Earlier this year the Ministry of Commerce issued a plan for reorganizing the pork industry. Now provinces are putting it into action.
In October, Jiangsu released its plan to consolidate slaughterhouses and set up a nice orderly system of four grades of slaughter and processing enterprises during 2010-15. Slaughter enterprises will be divided into four classes:
4-star: 1000 hogs or more per day capacity
3-star: 500-1000 hogs per day
2-star: 200-500 hogs per day
1-star: 50-200 hogs per day
The government will give unspecified "policy support" to enterprises that can meet the standards for 3-star or higher and give them encouragement and guidance in developing cold-chain facilities and engage in interregional sales of pork. All new slaughter enterprises have to be at the three-star level or higher and have inspection capabilities and testing labs. Their layout, equipment and facilities must be at international standards.
There will be two flagship four-star enterprises with capacity of 1 million head per year, one in a production area and one in a consumption area. By 2015, enterprises with capacity of 500,000 head per year will account for about 40% of the market.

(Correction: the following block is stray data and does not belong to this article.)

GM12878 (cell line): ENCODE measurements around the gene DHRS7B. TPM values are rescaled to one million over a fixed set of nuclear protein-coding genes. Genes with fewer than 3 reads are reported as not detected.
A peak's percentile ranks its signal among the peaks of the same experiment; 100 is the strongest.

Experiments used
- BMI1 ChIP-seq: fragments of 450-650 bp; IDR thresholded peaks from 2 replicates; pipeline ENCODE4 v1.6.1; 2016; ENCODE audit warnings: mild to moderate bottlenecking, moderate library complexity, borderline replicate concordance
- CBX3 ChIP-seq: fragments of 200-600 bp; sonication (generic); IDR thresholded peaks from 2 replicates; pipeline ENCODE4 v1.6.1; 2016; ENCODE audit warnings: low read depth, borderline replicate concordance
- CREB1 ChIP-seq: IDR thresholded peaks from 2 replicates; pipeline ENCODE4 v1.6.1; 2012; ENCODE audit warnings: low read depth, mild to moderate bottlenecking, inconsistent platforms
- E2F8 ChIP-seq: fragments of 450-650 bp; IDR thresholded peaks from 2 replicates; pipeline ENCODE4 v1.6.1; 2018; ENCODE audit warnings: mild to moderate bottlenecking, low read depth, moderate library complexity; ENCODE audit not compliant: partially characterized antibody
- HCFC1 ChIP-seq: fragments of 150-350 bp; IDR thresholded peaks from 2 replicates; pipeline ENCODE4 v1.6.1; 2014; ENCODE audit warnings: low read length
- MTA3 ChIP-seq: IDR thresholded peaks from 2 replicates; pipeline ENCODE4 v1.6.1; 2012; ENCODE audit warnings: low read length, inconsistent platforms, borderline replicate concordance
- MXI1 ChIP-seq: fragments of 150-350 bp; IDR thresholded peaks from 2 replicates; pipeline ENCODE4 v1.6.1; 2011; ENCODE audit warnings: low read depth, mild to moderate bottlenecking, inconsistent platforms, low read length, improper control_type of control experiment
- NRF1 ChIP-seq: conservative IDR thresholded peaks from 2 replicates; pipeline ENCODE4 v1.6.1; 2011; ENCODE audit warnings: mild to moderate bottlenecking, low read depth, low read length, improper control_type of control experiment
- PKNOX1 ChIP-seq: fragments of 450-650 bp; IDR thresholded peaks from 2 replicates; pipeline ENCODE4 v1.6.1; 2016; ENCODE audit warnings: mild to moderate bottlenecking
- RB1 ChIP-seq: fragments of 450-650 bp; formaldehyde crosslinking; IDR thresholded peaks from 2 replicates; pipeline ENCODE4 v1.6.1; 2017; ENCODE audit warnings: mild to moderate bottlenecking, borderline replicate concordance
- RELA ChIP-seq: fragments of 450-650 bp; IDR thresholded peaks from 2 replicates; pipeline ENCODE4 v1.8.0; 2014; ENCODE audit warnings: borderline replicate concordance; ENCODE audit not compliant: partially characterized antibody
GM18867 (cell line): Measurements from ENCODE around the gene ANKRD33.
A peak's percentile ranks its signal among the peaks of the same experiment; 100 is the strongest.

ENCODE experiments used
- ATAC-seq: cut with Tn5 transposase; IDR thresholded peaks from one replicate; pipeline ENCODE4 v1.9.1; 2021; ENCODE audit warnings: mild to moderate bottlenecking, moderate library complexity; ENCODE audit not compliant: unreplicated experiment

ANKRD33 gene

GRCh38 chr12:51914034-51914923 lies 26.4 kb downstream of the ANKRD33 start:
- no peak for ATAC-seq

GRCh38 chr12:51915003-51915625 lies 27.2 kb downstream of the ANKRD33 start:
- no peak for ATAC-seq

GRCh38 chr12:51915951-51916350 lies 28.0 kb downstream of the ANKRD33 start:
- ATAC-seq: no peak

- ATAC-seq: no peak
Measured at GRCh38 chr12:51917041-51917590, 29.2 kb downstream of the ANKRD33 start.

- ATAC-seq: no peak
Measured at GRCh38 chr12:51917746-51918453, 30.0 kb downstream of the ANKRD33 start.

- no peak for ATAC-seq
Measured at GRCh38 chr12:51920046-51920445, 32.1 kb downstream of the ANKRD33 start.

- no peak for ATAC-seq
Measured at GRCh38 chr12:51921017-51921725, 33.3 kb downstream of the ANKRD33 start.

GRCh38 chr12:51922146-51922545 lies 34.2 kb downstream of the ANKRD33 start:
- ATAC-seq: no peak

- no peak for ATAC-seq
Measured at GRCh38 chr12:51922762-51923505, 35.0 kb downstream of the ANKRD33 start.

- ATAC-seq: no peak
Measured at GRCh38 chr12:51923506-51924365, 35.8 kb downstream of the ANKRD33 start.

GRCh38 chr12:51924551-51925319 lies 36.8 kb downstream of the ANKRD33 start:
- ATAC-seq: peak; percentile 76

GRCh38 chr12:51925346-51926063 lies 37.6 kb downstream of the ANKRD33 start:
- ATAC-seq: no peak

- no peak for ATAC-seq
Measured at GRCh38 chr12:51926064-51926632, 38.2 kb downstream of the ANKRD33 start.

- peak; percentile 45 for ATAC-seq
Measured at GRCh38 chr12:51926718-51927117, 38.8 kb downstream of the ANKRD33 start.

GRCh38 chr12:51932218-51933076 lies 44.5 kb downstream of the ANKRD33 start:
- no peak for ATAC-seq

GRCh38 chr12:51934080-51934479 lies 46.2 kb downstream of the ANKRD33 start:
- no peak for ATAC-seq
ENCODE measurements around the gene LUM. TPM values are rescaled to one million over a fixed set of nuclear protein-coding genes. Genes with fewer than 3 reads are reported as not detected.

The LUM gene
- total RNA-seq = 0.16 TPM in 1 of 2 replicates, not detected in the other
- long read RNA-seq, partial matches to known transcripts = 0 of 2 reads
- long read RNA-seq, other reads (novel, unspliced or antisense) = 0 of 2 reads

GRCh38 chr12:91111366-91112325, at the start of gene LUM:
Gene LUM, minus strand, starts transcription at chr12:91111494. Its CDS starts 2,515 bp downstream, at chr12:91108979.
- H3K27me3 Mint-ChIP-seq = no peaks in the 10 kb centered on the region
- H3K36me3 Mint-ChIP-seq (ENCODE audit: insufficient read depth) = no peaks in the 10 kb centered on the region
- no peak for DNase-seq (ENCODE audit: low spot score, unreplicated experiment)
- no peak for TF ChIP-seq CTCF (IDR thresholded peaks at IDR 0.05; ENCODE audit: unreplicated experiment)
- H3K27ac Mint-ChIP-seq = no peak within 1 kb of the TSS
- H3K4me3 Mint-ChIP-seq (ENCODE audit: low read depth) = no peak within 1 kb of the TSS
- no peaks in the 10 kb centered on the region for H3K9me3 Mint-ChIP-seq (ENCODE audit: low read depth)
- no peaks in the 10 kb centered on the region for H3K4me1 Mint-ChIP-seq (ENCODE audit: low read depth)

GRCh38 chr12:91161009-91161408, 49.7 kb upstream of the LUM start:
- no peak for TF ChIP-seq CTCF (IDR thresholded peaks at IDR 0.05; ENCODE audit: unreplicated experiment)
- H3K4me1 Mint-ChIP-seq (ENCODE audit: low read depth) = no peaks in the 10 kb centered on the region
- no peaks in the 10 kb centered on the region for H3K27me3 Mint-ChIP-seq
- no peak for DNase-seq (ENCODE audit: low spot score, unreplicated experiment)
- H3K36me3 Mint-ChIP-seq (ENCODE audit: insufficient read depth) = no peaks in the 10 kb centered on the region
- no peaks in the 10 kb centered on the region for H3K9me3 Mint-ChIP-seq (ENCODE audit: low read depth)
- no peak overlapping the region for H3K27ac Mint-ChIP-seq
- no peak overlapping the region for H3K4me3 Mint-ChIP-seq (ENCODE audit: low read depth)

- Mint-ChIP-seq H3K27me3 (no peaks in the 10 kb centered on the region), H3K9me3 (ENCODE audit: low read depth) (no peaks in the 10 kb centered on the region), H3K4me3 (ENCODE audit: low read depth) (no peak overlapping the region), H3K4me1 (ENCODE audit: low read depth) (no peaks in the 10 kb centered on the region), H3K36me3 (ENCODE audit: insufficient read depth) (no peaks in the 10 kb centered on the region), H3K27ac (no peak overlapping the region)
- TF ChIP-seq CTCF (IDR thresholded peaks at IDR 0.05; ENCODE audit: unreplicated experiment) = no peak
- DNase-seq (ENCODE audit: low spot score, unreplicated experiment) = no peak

Meanwhile, "backward" small slaughter enterprises with capacity of 50 or fewer head per day will be eliminated. They will be tolerated in remote areas and rural places with poor transportation. There are targets to drastically reduce the number of these small slaughterhouses by 2013 and 2015. Underground slaughter points should be shut down and there should be strict audits of pork coming into Jiangsu from other regions.
There is a nice neat plan for a hierarchy of provincial-, city-, and county-level slaughter enterprises at different grades. They are encouraged to shift from fresh, generic slabs of pork to branded, chilled cuts of pork that are sold interregionally. More pork will be sold through specialized shops and chain stores, temperature controlled warehouses will be built, and distribution enterprises will be nurtured.
All pork enterprises and food service organizations in Jiangsu are to begin using receipts and certificates so a traceability system for pork can be established. The sale of sick and dead pigs will be stopped.
In Tianjin, the 26 designated slaughterhouses will all be outfitted with electronic monitoring equipment in 2011. Departments overseeing food safety will be able to monitor pork from its source to ensure its safety.
Tianjin will "...do a good job at separating grades of hog slaughterhouses and will give policy support to three-star grade dragon head enterprises." Dragon head companies that meet requirements of the plan will be helped in getting “assurance pork” into supermarkets, standardized food markets and other pilot work. Branded enterprise sales channels will be expanded so that branded meat will account for 60% or more of the market.